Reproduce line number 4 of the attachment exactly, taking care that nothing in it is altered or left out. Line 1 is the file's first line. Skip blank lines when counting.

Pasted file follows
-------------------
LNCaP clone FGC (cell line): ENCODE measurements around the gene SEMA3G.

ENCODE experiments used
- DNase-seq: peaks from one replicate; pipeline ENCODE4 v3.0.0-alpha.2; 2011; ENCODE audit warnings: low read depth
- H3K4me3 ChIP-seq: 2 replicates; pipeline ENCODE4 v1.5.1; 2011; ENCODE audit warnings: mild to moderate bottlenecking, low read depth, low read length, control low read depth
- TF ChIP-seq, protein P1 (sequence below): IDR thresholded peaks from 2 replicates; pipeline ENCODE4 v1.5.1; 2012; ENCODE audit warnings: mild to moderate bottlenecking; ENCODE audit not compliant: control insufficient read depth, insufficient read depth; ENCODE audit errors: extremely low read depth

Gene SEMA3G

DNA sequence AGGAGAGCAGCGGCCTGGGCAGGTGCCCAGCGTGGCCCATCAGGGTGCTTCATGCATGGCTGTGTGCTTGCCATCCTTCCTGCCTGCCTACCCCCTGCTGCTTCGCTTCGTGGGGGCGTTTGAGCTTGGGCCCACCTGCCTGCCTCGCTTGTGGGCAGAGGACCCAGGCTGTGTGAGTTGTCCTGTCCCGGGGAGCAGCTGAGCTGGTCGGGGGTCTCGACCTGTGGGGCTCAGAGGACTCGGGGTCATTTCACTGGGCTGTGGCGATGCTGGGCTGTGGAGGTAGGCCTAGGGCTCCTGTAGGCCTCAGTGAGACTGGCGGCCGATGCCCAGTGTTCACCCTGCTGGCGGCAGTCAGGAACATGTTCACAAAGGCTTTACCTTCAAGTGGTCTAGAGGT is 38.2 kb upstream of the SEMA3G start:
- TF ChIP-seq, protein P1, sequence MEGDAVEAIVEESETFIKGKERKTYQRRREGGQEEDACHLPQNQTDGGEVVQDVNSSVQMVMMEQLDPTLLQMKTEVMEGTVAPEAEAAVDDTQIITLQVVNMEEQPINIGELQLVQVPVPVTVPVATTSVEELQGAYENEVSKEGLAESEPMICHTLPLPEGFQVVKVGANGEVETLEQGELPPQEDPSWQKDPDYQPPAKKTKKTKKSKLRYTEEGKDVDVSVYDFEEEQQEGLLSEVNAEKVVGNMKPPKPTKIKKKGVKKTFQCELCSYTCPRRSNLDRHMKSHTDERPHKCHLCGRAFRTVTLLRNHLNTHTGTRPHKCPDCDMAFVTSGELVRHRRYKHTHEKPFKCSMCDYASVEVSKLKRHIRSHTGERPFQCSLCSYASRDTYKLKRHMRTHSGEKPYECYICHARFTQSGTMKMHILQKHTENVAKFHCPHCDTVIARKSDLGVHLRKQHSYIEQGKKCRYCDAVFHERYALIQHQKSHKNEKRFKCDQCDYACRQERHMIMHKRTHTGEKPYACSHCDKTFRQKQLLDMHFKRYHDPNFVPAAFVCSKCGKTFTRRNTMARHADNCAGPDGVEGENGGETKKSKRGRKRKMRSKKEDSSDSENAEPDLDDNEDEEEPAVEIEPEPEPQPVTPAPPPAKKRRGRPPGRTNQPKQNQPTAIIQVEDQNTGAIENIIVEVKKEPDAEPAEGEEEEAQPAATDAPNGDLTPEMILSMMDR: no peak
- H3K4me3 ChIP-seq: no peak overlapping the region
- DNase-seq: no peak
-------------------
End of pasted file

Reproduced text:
- H3K4me3 ChIP-seq: 2 replicates; pipeline ENCODE4 v1.5.1; 2011; ENCODE audit warnings: mild to moderate bottlenecking, low read depth, low read length, control low read depth